Jennifer Karpchuk’s article, “Flexing State Tax Muscle: The Evisceration of Public Law 86-272” in PICPA’s CPA Now
Reprinted with permission from CPA Now, the blog of the Pennsylvania Institute of Certified Public Accountants.
Flexing State Tax Muscle: The Evisceration of Public Law 86-272
By: Jennifer W. Karpchuk, Esq.
Over the years, states have challenged companies’ claims of Public Law 86-272 protection – which provides protection from income tax in a state where a company limits its activities to solicitation within the state of tangible personal property, where orders are sent outside of the state for approval and shipped from outside of the state. Public Law 86-272’s protection can be enormous because a taxpayer that can fall within the federal law’s protection cannot be subject to that particular state’s income tax. Because of this immense protection, taxpayers and taxing authorities have different motives in interpreting Public Law 86-272: taxpayers want to interpret it as broadly as possible, while taxing authorities want to interpret it as narrowly as possible.
There has been a recent uptick in states challenging a taxpayer’s claim under of Public Law 86-272 protection on audit. This may be attributable to the Multistate Tax Commission’s (“MTC”) revised guidance related to the federal law and what may be viewed as an attempt to eviscerate it. The MTC is an organization that was formed by state tax administrators in 1967 – in part as a response to Public Law 86-272. The MTC has been issuing “guidance” regarding the federal law’s meaning since 1986 when it issued its first “Statement of Information,” which was subsequently revised in 1993, 1994, 2001, and 2021. With each revision, the MTC has tried to further limit the applicability and scope of the law’s protections. This is consistent with the different motives at play – the MTC is essentially a state organization. Thus, its inherent motive is to interpret Public Law 86-272 as narrowly as possible.
The MTC’s Statement of Information is just guidance, although some states have adopted it over time and incorporated it into their laws. The guidance provides a list of “unprotected activities”. During November 2018, shortly after the decision in South Dakota v. Wayfair and spurred in part by some of the language in Wayfair, the MTC decided that the changing technological landscape required substantial revisions to its Statement of Information, culminating in its latest revisions in 2021 (“Revised Statement”).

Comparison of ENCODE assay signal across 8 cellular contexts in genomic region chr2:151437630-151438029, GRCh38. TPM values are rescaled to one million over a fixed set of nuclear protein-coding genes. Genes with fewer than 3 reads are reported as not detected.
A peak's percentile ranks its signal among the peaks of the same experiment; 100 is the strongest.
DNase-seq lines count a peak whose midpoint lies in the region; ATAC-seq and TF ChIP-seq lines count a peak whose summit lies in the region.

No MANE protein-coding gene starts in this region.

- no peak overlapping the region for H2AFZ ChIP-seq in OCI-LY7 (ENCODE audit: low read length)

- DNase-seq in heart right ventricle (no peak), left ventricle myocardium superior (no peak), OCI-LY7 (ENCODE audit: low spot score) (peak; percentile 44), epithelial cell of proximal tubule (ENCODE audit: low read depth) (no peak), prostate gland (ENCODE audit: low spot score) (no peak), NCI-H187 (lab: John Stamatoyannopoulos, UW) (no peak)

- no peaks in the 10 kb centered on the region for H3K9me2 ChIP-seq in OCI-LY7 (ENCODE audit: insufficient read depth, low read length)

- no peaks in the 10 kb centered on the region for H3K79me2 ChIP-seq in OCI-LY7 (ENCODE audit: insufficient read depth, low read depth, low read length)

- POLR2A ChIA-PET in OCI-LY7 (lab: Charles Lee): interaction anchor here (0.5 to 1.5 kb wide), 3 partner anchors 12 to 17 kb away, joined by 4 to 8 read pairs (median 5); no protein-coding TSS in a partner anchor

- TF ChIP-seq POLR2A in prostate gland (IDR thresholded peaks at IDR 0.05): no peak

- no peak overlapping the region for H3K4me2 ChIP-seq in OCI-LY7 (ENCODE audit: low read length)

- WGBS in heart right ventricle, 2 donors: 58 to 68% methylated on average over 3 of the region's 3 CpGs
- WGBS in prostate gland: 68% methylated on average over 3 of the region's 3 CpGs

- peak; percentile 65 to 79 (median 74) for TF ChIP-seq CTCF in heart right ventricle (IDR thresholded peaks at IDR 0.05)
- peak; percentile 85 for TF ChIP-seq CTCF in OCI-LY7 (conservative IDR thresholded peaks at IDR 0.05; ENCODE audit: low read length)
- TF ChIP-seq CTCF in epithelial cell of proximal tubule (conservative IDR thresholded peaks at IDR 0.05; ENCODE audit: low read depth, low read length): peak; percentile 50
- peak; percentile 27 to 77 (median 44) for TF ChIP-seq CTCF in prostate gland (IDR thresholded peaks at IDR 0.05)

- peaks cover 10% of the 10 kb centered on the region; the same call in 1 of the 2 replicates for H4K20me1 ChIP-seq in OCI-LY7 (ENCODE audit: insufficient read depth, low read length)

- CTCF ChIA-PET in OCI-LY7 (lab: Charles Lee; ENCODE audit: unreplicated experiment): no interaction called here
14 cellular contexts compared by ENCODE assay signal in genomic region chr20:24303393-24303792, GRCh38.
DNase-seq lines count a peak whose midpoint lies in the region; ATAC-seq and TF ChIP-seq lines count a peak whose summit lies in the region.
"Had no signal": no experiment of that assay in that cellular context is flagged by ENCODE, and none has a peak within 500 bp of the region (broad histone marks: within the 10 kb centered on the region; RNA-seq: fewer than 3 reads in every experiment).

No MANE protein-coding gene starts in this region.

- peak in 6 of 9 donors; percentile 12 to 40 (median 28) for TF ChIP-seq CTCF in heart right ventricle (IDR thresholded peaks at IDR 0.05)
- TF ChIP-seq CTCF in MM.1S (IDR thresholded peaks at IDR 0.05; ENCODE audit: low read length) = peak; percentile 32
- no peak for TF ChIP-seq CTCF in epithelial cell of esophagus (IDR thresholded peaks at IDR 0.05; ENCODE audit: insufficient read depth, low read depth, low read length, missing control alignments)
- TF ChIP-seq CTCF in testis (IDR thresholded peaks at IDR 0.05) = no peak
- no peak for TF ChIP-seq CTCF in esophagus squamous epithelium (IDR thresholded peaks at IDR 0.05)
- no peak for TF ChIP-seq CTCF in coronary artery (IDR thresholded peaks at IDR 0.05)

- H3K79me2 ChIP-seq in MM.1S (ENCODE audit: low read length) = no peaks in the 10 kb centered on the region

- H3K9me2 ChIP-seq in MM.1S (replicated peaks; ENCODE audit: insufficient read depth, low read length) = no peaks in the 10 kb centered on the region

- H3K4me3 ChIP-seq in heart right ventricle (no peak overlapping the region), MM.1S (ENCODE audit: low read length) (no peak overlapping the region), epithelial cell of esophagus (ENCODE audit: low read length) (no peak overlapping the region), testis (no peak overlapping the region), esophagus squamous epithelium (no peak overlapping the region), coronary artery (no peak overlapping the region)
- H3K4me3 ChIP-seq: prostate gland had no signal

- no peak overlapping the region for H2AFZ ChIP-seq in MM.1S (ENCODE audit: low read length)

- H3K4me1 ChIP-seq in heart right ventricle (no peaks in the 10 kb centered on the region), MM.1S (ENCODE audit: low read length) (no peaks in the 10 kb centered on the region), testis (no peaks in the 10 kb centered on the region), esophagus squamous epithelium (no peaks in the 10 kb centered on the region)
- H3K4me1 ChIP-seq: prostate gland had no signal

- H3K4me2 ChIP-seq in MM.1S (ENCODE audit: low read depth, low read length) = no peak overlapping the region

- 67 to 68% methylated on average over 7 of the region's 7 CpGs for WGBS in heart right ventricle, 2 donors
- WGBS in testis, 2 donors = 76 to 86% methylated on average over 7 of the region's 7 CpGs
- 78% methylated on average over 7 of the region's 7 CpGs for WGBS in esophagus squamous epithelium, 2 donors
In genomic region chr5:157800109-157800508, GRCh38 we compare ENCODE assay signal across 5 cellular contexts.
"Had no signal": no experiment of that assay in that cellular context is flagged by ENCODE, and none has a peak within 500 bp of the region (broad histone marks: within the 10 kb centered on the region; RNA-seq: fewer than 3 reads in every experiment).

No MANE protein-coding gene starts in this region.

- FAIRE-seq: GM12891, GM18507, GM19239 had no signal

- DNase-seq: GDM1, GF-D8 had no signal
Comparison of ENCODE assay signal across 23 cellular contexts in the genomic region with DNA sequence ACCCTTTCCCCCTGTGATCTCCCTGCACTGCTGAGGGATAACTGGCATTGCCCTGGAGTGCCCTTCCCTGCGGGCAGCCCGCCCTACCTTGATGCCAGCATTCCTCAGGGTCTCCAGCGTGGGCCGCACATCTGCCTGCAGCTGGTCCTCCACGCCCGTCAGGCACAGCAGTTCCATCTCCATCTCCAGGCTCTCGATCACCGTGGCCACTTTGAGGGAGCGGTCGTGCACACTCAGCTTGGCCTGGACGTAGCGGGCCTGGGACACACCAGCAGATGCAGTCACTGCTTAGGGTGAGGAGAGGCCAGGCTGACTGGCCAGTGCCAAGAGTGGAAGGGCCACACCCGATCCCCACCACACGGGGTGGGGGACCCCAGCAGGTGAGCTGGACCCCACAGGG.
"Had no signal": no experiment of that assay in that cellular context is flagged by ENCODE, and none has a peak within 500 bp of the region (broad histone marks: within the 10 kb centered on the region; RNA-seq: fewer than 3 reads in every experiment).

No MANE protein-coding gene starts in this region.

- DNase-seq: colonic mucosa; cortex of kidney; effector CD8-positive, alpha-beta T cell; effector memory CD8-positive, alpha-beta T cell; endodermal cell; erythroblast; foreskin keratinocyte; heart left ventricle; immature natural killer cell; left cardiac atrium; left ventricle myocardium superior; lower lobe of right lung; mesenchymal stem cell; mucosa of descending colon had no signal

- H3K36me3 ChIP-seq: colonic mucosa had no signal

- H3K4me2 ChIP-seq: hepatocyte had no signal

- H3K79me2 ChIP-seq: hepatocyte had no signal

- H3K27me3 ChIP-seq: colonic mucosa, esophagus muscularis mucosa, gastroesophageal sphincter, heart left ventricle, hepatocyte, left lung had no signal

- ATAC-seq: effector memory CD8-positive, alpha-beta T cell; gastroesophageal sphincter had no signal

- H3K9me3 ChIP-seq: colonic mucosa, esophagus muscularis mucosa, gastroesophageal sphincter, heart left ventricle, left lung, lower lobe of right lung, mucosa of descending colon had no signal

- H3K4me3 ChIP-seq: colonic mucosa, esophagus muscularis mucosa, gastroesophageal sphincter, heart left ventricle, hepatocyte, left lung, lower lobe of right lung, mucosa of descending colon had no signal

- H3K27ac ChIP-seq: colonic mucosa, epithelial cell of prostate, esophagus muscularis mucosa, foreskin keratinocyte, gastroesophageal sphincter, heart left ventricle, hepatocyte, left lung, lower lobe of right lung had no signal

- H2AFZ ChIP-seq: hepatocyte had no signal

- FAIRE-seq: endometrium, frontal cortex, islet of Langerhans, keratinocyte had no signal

The revisions attack the modern business and internet, finding that essentially any interaction with a customer on a website eviscerates the protections of Public Law 86-272. The guidance provides that when a business “interacts” with customers via a business’s website or app, the business engages in activity within the customer’s state. This is despite the fact that many of these interactions are no different than those that may be achieved via telephone or mail and should be viewed as protected. However, according to the Revised Statement, the presence of static text or photos on a company’s website does not constitute business activity in a given state.
California was the first state to adopt the MTC’s Revised Statement via a technical memorandum in February 2022. See TAM 2022-01. California’s attempt to adopt the Revised Statement was immediately met with litigation. The American Catalog Mailers Association (“ACMA”) filed an action for declaratory relief, claiming: (1) California’s recently issued administrative guidance violates Public Law 86-272; and (2) the FTB did not properly follow the California Administrative Procedure Act. The case is currently pending.
Additionally, during April 2022, the New York Department of Taxation issued a draft rule that adopts select portions of the Revised Statement. The draft rule does not have an effective date and has not been finalized.
While California and New York are openly discussing the issue and opining on the Revised Statement in terms of adopting or attempting to adopt it into law, other states are more quietly challenging the federal law. On audit, an increasing number of states throughout the country are challenging taxpayers’ claims of Public Law 86-272 protection. Taxpayers should consider their options when approached by Departments of Revenue. The MTC’s position is guidance – it is not binding law. The only binding law in existence (i.e., Public Law 86-272) has not changed since its enactment over 60 years ago. The MTC’s Revised Statement is wrought with issues and reflects the motives of states to try to limit the application of Public Law 86-272 to the point of evisceration – an attempt taxpayers should not accept without a fight.
Jennifer Karpchuk is co-chair of the State and Local Tax (SALT) Controversy and Planning practice at Chamberlain Hrdlicka. She can be reached at firstname.lastname@example.org.